It is possible that an assault with a weapon conviction could impact a person’s immigration status. Given that the offence carries a 10-year maximum sentence, assault with a weapon that is prosecuted by indictment qualifies as serious criminality according to s. 36(1) of the Immigration and Refugee Protection Act.

That provision states that any permanent resident convicted of an indictable offence such as assault with a weapon will be considered inadmissible to Canada. The same ruling would apply to any foreign national that has entered Canada, according to s. 36(2) of the IRPA. A person convicted of assault with a weapon that faces a sentence of six months imprisonment or more could face deportation. If the person has entered Canada using a work permit or student visa, that permit may not be renewed after they have been deported. The same consequences face a person seeking refugee protection. An assault with a weapon conviction may result in their refugee claim being suspended and the deportation process being triggered.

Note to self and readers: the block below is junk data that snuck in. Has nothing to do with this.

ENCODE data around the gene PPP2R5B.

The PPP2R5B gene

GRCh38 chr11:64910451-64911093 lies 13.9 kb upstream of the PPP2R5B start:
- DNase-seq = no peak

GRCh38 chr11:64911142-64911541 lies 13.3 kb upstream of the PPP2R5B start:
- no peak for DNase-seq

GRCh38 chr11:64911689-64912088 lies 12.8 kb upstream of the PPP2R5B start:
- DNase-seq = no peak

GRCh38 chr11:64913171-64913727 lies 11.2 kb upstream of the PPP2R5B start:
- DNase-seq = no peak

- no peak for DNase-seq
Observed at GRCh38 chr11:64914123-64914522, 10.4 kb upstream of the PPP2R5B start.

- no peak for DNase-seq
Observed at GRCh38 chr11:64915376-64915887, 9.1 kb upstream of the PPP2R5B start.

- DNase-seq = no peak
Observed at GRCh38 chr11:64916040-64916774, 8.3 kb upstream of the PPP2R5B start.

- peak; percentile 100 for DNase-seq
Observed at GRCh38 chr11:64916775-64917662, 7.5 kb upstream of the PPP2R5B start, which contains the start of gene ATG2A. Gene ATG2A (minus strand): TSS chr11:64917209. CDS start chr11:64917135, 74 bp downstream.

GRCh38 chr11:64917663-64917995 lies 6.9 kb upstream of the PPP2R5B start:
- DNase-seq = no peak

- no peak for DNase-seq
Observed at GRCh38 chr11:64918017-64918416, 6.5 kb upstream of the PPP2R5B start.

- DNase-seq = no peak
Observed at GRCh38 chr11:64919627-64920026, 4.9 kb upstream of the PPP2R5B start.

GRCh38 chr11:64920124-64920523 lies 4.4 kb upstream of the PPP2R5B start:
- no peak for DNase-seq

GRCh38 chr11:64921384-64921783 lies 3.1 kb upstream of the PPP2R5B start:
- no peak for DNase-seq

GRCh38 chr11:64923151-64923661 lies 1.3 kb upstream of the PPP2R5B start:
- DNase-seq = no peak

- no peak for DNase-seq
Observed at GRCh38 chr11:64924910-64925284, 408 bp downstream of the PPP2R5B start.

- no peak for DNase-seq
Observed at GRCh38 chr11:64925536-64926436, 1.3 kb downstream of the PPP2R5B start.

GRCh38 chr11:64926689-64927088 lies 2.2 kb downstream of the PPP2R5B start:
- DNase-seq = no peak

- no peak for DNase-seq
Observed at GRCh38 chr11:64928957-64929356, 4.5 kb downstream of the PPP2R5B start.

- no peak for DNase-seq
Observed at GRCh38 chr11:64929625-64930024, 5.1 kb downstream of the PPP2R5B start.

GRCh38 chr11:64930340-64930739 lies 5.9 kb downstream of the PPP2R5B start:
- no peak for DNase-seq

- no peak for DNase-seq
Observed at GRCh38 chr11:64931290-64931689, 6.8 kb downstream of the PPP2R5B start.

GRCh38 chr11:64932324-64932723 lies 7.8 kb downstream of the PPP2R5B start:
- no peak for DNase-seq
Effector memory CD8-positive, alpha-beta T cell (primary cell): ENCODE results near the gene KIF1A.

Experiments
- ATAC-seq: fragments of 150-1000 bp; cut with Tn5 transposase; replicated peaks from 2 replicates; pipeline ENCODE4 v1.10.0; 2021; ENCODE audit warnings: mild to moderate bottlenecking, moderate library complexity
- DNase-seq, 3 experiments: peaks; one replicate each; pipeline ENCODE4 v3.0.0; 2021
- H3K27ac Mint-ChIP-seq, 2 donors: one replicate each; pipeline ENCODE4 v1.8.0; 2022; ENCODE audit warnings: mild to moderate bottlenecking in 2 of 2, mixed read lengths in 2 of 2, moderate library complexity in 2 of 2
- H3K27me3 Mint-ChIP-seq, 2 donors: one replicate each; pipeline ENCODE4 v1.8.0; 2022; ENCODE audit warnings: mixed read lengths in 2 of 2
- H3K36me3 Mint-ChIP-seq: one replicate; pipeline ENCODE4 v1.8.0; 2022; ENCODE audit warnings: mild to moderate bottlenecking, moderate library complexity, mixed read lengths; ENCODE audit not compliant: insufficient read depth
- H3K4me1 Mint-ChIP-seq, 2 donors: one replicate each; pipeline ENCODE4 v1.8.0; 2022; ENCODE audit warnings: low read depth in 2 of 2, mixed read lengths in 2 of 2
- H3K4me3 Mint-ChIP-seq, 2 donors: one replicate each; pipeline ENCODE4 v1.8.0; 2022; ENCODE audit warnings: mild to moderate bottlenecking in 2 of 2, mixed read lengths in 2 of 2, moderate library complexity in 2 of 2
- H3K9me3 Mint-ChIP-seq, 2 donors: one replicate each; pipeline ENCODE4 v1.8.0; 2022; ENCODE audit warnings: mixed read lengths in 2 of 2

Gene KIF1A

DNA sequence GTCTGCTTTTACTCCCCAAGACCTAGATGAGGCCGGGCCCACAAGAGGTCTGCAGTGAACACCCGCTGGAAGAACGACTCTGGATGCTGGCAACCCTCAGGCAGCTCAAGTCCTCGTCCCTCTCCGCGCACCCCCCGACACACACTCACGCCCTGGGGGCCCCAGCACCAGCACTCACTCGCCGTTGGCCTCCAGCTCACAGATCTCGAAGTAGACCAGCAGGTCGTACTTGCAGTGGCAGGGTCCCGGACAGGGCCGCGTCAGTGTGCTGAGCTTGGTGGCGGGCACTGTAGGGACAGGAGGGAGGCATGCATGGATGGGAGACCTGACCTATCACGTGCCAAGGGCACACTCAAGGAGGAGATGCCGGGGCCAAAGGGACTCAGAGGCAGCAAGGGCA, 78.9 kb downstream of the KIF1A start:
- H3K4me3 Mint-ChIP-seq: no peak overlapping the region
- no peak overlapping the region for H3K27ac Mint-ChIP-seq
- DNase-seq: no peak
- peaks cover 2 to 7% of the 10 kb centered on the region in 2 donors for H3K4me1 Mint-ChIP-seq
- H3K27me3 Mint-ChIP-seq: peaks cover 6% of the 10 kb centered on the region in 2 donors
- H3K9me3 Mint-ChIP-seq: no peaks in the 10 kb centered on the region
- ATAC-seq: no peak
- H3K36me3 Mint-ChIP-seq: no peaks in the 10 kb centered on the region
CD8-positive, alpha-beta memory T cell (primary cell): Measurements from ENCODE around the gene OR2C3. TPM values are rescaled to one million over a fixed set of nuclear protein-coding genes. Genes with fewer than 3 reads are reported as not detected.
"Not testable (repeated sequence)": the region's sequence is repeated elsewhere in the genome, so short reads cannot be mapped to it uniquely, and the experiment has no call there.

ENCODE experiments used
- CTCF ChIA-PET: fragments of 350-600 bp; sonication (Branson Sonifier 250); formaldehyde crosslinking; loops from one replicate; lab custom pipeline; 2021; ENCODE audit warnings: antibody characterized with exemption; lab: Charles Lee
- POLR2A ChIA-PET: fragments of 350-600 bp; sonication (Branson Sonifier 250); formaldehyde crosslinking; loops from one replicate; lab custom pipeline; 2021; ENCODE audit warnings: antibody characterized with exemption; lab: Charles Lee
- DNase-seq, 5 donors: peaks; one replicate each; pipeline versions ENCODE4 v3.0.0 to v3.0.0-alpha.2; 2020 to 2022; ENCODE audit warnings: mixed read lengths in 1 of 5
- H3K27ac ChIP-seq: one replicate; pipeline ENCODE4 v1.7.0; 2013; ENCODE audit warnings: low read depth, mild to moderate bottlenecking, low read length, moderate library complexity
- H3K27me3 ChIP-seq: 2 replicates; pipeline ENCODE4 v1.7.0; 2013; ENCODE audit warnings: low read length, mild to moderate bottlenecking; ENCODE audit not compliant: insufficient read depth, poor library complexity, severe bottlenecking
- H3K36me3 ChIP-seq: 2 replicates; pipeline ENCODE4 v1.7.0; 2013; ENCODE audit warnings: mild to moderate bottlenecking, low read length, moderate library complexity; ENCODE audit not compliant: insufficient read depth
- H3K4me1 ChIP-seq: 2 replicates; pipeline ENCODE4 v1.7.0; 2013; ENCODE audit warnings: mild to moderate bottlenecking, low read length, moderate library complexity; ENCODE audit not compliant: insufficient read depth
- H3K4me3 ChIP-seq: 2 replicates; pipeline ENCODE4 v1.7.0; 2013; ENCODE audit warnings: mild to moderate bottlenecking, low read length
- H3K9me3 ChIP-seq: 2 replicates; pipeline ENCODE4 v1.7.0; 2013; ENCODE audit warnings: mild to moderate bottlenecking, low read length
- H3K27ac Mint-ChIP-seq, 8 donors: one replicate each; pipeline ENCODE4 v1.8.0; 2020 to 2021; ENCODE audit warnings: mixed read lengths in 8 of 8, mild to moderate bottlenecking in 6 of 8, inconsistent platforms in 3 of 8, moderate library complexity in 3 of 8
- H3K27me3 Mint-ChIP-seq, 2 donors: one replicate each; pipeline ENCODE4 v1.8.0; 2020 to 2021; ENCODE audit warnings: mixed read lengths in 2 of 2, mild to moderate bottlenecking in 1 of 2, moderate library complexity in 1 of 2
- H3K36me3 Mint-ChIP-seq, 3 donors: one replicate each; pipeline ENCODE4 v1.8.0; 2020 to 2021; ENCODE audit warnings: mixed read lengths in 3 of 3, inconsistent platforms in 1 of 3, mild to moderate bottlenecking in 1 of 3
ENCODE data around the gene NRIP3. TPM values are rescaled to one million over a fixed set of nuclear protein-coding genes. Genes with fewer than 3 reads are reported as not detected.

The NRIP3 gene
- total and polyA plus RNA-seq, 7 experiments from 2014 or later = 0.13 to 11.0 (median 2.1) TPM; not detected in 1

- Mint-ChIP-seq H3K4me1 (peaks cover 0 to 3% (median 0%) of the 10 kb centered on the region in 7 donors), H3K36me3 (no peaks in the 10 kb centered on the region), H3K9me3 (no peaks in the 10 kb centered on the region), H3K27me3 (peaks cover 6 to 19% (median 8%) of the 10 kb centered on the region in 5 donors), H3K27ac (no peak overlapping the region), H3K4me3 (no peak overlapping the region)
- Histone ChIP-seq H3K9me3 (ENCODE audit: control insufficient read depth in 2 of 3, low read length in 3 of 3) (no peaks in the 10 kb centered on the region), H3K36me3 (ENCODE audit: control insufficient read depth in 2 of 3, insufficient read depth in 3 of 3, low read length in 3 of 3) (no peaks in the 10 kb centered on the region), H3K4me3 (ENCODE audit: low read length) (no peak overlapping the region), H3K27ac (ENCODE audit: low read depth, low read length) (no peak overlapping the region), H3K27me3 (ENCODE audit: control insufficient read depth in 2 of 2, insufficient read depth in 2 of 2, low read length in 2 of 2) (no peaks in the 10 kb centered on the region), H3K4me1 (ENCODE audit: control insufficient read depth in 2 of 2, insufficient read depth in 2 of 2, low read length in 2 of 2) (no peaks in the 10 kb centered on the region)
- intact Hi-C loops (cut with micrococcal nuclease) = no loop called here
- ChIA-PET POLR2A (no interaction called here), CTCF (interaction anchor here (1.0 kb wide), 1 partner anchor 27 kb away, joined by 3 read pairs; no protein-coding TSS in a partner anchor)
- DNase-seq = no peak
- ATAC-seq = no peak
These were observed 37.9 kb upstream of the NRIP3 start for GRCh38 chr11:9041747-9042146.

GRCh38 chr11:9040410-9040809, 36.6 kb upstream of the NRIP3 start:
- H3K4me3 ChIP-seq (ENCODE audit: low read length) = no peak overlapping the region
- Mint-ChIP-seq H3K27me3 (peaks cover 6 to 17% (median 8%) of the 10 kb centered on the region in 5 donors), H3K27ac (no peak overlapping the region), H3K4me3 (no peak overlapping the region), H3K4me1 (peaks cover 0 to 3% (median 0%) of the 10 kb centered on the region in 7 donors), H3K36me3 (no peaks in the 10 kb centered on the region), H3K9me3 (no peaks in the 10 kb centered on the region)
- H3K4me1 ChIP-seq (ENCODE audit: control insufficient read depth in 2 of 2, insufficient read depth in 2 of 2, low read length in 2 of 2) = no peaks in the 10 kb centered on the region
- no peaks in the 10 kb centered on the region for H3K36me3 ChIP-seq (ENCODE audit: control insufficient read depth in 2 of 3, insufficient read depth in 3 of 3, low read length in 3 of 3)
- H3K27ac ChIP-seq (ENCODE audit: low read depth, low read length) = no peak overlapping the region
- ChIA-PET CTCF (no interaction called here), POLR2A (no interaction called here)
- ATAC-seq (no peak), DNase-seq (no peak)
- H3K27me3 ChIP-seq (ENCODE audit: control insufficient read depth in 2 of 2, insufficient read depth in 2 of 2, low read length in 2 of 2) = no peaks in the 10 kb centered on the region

How to Defend Assault Charges

What are the Common Penalties for an Assault with a Weapon Conviction?

Assault with a weapon is an example of an offence that is known under Canadian law as a hybrid offence. Hybrid offences allow the Crown to prosecute each case differently depending on various factors including the seriousness of the offence and when the offence was committed. The Crown may choose to elect by indictment where the allegations are serious or occurred outside the limitation period. Indictable offences carry more severe penalties. The maximum sentence an offender can receive for indictable assault with a weapon conviction is 10 years imprisonment. The Crown may also elect to proceed summarily, which result in a lesser maximum penalty. The maximum sentence for summary conviction assault with a weapon charge is two years less a day in prison and/or up to a $5,000 fine.